Malaysia

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Overview

Malaysia’s Penal Code includes a law increasing the penalty for rape if the accused knows they are HIV-positive and HIV has or could be transmitted during the offence. 

In addition, Malaysia has two communicable disease laws covering negligent and malignant acts likely to spread infection of any disease dangerous to life.

There have been no known HIV criminalisation cases in Malaysia to date.

Laws

Penal Code 1936

Communicable disease law (active)
Relevant text of the law

Section 269 – Negligent act likely to spread infection of any disease dangerous to life

Whoever unlawfully or negligently does any act which is, and which he knows or has reason to believe to be, likely to spread the infection of any disease dangerous to life, shall be punished with imprisonment for a term which may extend to six months or with fine or with both.

Section 270 – Malignant act likely to spread infection of disease dangerous to life

Whoever malignantly does any act which is, and which he knows or has reason to believe to be, likely to spread the infection of any disease dangerous to life, shall be punished with imprisonment for a term which may extend to two years or with fine or with both.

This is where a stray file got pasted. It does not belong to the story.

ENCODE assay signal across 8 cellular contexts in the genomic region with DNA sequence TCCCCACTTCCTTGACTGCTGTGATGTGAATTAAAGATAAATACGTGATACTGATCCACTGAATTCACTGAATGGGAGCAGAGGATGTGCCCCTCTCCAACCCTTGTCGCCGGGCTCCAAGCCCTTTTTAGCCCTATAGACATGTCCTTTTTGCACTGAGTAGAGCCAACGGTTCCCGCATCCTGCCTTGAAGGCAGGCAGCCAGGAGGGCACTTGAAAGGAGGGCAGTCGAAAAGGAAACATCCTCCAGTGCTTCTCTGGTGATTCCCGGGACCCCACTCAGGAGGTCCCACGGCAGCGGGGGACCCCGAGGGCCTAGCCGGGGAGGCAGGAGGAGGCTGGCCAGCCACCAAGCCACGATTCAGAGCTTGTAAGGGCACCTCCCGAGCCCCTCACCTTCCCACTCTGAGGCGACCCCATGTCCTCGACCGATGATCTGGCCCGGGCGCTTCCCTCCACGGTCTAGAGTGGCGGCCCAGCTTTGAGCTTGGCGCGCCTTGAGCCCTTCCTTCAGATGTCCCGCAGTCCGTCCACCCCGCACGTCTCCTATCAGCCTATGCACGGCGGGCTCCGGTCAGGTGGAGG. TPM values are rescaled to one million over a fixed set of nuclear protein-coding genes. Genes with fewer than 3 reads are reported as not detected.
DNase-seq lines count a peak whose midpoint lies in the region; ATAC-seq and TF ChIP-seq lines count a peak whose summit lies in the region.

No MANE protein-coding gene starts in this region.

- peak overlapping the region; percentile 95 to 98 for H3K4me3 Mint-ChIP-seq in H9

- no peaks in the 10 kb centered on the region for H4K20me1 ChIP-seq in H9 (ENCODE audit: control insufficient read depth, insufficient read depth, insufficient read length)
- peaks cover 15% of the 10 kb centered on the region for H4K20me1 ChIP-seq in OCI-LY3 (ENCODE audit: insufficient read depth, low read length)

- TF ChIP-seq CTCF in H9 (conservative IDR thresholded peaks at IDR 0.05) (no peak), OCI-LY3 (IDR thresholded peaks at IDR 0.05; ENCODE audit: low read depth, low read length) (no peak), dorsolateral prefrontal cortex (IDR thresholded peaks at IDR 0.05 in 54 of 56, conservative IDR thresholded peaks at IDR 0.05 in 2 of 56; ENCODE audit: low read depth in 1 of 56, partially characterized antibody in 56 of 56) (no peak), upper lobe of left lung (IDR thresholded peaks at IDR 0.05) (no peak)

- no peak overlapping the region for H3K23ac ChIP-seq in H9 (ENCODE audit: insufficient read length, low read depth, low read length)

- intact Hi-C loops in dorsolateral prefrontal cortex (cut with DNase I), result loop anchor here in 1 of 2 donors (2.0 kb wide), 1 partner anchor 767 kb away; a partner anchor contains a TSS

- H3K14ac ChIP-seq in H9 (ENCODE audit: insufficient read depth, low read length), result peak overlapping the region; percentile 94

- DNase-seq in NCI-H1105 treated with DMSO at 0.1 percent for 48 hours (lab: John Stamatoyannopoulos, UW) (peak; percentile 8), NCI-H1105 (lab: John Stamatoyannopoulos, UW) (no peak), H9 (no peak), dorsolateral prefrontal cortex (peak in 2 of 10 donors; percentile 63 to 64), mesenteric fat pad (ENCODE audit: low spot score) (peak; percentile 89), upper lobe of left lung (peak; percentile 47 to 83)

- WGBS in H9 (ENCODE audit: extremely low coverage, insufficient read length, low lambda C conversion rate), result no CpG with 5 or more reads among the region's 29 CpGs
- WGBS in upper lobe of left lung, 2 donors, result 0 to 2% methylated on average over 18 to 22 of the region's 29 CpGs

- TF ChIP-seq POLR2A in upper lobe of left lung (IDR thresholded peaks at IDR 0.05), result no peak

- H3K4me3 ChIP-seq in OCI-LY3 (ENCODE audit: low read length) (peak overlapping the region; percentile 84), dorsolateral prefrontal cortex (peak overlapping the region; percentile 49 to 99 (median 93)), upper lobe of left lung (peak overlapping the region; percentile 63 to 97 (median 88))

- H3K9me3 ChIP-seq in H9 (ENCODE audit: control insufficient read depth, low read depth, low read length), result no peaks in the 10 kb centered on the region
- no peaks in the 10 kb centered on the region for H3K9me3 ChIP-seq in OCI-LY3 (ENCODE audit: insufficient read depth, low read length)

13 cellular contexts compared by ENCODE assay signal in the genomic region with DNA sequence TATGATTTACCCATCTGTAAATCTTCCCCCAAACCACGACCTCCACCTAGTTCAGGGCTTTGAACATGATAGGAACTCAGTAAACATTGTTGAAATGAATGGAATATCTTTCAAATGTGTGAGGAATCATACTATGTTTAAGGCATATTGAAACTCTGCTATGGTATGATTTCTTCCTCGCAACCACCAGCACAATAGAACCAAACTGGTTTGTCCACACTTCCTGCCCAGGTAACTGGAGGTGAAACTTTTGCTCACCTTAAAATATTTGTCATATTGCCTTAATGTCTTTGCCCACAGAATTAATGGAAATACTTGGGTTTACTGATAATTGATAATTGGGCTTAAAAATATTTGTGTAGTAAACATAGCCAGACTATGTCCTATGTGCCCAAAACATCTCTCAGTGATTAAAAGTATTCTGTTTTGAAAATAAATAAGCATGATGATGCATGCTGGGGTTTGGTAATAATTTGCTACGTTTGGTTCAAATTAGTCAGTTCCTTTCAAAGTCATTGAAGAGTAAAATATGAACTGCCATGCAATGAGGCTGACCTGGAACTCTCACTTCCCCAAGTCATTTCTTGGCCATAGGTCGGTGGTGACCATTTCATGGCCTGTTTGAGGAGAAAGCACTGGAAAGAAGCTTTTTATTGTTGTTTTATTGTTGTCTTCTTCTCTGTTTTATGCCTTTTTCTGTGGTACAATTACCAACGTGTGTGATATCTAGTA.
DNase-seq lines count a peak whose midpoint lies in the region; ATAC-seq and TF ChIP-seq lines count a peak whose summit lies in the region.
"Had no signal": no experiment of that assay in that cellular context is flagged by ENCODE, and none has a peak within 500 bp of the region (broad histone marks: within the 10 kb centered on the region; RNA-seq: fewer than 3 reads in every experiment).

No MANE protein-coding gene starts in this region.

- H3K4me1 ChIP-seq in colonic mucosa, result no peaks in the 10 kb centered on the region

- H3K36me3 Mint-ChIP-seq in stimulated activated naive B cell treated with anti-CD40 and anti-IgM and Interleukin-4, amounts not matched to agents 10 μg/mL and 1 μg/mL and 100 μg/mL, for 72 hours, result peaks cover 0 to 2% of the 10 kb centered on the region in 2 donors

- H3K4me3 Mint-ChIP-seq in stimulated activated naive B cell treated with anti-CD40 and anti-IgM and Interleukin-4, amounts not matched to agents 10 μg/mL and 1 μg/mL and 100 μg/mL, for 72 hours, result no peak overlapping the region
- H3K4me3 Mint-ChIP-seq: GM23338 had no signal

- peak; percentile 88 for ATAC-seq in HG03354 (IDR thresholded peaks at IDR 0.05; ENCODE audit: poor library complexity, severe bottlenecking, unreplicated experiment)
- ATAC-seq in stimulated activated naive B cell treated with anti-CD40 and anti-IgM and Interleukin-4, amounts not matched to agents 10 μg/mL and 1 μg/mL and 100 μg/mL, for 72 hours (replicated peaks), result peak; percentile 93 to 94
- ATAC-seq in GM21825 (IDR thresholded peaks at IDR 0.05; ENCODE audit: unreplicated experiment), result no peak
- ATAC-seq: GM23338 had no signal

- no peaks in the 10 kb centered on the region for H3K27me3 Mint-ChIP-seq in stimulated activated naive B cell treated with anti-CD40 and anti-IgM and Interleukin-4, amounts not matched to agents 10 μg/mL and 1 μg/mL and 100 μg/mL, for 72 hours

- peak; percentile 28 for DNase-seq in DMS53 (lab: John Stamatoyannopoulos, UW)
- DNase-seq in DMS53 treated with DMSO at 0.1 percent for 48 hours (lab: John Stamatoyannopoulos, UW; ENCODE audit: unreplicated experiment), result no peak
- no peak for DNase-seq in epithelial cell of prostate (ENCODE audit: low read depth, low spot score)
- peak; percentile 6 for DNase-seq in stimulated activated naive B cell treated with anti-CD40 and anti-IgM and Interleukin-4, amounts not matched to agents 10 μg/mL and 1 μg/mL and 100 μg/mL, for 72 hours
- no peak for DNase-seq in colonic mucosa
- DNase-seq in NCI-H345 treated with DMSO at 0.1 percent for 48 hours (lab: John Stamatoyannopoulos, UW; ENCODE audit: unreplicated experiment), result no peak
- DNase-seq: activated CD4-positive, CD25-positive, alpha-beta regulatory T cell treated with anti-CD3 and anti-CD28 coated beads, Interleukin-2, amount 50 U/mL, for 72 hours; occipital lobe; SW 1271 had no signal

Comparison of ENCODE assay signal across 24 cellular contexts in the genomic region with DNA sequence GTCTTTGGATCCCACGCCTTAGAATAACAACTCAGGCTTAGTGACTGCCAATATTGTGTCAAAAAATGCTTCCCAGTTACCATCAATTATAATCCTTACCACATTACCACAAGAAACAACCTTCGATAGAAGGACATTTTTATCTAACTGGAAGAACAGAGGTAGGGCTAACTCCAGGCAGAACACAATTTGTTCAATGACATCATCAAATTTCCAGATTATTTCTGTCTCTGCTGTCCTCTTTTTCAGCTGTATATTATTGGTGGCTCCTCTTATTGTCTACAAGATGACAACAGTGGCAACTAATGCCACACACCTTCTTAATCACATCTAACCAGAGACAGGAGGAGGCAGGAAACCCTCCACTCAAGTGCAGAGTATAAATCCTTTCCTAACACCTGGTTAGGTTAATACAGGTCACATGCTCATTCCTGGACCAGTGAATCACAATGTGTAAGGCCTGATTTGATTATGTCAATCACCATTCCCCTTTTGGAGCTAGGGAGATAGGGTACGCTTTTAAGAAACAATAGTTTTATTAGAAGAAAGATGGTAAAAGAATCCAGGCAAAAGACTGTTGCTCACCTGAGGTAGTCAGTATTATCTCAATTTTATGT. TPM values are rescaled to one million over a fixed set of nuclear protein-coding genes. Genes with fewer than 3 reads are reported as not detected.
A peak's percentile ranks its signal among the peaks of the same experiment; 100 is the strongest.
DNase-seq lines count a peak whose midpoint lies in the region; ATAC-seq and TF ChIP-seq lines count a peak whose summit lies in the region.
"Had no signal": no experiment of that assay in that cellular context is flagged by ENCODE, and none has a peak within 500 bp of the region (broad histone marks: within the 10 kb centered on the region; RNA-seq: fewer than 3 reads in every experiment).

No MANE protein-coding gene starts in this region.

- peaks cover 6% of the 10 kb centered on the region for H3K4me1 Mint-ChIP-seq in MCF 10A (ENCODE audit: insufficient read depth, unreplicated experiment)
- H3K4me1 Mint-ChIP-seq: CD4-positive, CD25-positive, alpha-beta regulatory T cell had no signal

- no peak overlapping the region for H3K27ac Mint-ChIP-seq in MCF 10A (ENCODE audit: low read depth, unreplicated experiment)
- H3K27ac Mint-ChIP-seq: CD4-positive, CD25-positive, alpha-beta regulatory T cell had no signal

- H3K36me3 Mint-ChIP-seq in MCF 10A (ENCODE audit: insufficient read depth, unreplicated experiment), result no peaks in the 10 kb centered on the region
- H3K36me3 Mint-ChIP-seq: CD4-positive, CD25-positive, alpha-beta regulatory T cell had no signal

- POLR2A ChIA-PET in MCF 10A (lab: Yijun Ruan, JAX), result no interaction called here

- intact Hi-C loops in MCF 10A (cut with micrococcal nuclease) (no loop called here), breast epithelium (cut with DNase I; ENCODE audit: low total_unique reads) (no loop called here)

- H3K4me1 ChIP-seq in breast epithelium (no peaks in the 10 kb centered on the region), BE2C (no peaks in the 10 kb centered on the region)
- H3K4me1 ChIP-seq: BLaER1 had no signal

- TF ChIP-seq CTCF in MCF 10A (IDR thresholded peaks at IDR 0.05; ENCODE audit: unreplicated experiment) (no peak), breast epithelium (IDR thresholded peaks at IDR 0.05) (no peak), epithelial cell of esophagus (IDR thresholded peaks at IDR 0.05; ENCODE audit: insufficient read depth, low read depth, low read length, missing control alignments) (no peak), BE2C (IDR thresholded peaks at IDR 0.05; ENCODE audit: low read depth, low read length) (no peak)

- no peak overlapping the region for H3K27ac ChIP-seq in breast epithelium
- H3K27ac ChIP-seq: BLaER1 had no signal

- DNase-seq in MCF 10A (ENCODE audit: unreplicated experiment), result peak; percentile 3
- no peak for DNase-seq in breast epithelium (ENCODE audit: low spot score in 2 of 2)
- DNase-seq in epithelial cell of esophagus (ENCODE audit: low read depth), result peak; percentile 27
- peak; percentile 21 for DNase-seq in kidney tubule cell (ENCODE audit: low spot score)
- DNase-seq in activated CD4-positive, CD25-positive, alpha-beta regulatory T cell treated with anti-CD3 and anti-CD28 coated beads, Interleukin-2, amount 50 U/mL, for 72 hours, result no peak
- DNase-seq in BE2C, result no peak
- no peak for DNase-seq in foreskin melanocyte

Penal Code 1936

Other law (active)
Relevant text of the law

Section 376 – Punishment for rape

(2) Whoever commits rape on a woman under any of the following circumstances: when he knows that he is afflicted with the Human Immuno-Deficiency Virus (HIV)/Acquired Immune Deficiency Syndrome (AIDS) or any other sexually transmissible disease and the virus or disease is or may be transmitted to the woman;… shall be punished with imprisonment for a term of not less than *ten years and not more than thirty years and shall also be punished with whipping.

Further resources

This report identifies the current status of policy and legal environment in Malaysia that safeguard the universal human rights of the key affected populations with regard to the HIV prevention, care and treatment. The review and consultation establishes a baseline on the current enabling environment (policies and laws) in relation to safeguarding the human rights of the key populations and second, and it provides a set of recommendations to input into any reforms to promote an enabling environment where the human rights of the key populations are protected.

Acknowledgements

Our thanks to Australian law firm Hall & Wilcox for their research assistance to confirm current relevant legislation.

This information was last reviewed in September 2020